- Pre-induction and one-day induction programme. Areas of focus are the social and situated nature of learning and self-study as a form of professional practice. What it means to be an artist-teacher is examined. Attention is placed on group discussion, posts and threads and setting personal standards for self-regulation and management of learning and inquiry in cooperation with peers. Use is made of Community Walk to aid mutual awareness.

MULL

- Attention shifts to the learner's identity as an artist/designer to current and/or past practice. Methods include autobiographical tracing or mapping of one's identity as an artist/designer. The activity involves presentation in an online environment using a range of media possibilities, such as uploading photographs and video to a personal blog or creating links to sites featuring the work of artists and designers. Emphasis is placed on collaboration to identify personal and common artworld preferences, and ad hoc collectives are established for the exchange of ideas and show work.

VET

- This activity concerns openess and receptivity to contemporary art and design; ideas, forms and situations. Learners interrogate and conceptualise forms that most interest them. It involves examining local, national and international exhibitions and cultural events. Attention is given to modernist and postmodern paradigms. The activity involves searching and tagging, acting in the role of a critic and negotiating discourses within the community of practice.

REV

- One area is dealt with in this activity: creative practice. Building on prior experience, this is a sustained period of art/design making. Being inquiry minded is central as is fostering relations within the community of practice, especially in the context of mutual supports and encouragement, and offsetting isolation.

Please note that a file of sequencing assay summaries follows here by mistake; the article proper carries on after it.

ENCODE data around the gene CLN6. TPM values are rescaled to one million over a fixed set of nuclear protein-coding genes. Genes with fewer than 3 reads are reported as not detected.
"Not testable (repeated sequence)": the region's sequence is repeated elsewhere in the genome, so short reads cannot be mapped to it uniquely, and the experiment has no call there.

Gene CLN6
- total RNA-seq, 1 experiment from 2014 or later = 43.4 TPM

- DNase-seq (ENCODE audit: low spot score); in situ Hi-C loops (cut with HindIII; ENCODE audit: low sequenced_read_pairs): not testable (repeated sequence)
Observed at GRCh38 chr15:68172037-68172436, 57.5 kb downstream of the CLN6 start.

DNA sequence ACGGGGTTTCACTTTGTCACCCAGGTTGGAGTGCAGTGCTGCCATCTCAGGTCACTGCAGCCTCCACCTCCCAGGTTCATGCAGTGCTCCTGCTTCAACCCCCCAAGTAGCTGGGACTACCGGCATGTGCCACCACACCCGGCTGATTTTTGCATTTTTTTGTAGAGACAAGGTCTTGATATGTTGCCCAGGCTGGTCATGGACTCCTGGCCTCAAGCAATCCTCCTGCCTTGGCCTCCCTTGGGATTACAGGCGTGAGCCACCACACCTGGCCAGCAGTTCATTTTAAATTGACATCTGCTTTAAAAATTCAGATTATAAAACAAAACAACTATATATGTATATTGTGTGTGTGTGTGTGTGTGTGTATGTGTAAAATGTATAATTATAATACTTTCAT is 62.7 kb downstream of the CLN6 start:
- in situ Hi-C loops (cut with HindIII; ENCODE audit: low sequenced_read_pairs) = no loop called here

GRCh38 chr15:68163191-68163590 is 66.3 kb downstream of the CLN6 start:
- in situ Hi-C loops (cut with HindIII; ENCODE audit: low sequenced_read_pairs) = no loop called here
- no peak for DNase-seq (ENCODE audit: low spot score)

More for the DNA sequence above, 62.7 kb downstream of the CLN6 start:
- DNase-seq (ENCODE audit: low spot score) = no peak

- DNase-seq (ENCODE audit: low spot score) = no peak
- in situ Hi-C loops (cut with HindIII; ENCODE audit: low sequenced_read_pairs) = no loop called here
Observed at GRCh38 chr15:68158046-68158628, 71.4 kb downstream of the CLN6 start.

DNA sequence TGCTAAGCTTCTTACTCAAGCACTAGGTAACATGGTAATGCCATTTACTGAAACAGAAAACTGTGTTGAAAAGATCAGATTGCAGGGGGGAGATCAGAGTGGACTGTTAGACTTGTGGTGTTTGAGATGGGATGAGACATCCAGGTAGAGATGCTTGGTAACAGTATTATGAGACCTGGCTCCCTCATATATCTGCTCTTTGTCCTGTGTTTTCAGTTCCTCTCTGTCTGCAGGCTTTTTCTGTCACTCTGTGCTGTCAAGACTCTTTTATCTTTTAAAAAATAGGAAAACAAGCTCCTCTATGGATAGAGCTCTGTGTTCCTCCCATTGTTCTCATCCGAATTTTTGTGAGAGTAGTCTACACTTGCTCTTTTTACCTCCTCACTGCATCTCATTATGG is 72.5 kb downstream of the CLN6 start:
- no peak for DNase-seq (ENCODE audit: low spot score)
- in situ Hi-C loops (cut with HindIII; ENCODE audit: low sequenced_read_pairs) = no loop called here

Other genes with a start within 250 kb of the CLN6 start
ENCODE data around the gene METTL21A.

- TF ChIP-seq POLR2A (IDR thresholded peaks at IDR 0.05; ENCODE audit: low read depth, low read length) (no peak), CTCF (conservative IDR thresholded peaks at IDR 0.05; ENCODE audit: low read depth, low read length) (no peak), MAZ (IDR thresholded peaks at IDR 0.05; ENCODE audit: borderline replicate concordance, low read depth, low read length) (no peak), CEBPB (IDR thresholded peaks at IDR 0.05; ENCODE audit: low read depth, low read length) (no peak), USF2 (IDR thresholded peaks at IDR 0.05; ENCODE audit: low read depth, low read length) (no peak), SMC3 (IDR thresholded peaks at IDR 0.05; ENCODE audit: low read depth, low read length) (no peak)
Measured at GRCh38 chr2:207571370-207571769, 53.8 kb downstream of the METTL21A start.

COP

- Two main areas are dealt with. One, contemporary concepts of art and design education, and two, teacher research to develop a deeper understating of learning, teaching, curriculum and school/community contexts. The research is framed by the learner's own contexts and questions. Emphasis is placed on diverse methods to capture the work of an art department and the teaching-learning culture, and on the ongoing sharing of findings with the group.

NET

- This activity is about networking and linking, explaining and promoting the mutual aims and work of one's art department and some outside cultural agency via a linked blog or website. Emphasis is placed on approaches to online communication and peer collaborations based on geographical location.

BUZZ

- This activity is concerned with curriculum innovation and teacher research and the integration of art/design practice, theory and education. Emphasis is placed on critical pedagogy, living inquiry, transformation, change agency and creating reform orientated resources within a collaborative group.


What will be required?

The programme involves a commitment to online participation and to face to face workshops and offline study and creative practice. The total work effort over the two years is 1800 hours, working on the basis of 45 weeks per calendar year of the programme (the month of august and the Christmas break are not part of the programme schedule/timetable). Programme assignments are assessed for each of the seven activities and credit is given for online participation and the creation of a professional teaching portfolio.